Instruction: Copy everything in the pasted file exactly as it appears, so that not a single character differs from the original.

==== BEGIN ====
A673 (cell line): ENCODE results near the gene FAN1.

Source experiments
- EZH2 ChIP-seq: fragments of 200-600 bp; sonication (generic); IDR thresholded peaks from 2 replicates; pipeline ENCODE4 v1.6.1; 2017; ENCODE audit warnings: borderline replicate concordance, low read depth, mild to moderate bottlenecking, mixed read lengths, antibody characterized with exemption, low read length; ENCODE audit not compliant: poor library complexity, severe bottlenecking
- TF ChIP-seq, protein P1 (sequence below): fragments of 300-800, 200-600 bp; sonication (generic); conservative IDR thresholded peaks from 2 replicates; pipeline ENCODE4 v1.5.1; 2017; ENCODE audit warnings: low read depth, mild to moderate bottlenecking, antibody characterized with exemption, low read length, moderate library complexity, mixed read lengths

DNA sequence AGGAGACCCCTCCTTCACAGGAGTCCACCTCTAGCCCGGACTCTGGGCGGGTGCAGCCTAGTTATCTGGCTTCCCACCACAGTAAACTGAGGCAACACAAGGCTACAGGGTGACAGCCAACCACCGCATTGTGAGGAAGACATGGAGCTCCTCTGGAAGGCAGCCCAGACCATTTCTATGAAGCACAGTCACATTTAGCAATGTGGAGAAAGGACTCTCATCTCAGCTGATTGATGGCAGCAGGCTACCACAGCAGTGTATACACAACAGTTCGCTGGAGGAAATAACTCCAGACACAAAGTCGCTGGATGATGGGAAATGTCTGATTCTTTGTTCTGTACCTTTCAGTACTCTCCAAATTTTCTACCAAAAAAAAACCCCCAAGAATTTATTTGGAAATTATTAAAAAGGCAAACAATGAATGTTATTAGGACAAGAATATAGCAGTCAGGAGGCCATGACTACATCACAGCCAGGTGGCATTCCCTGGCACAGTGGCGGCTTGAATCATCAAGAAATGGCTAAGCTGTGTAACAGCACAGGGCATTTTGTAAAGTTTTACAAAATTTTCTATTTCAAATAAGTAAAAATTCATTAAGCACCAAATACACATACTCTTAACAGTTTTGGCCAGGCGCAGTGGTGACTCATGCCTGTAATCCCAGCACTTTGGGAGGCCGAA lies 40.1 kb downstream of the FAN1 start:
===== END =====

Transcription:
A673 (cell line): ENCODE results near the gene FAN1.

Source experiments
- EZH2 ChIP-seq: fragments of 200-600 bp; sonication (generic); IDR thresholded peaks from 2 replicates; pipeline ENCODE4 v1.6.1; 2017; ENCODE audit warnings: borderline replicate concordance, low read depth, mild to moderate bottlenecking, mixed read lengths, antibody characterized with exemption, low read length; ENCODE audit not compliant: poor library complexity, severe bottlenecking
- TF ChIP-seq, protein P1 (sequence below): fragments of 300-800, 200-600 bp; sonication (generic); conservative IDR thresholded peaks from 2 replicates; pipeline ENCODE4 v1.5.1; 2017; ENCODE audit warnings: low read depth, mild to moderate bottlenecking, antibody characterized with exemption, low read length, moderate library complexity, mixed read lengths

DNA sequence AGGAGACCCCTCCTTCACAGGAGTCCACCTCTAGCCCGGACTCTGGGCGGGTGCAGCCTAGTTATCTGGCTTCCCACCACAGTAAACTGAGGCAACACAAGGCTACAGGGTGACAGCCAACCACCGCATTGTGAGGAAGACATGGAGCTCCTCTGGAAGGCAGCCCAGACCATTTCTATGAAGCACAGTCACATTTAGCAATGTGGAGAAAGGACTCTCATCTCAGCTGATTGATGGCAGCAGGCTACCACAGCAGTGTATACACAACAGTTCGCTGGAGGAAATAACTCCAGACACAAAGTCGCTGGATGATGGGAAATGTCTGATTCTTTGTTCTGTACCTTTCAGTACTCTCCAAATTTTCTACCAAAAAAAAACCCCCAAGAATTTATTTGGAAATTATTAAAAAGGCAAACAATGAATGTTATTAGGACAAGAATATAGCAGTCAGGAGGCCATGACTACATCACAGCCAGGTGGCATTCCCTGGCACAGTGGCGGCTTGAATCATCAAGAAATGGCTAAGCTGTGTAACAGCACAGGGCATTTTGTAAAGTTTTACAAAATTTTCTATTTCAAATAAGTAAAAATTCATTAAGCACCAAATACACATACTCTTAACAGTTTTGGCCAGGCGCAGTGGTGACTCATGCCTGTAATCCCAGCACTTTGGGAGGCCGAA lies 40.1 kb downstream of the FAN1 start: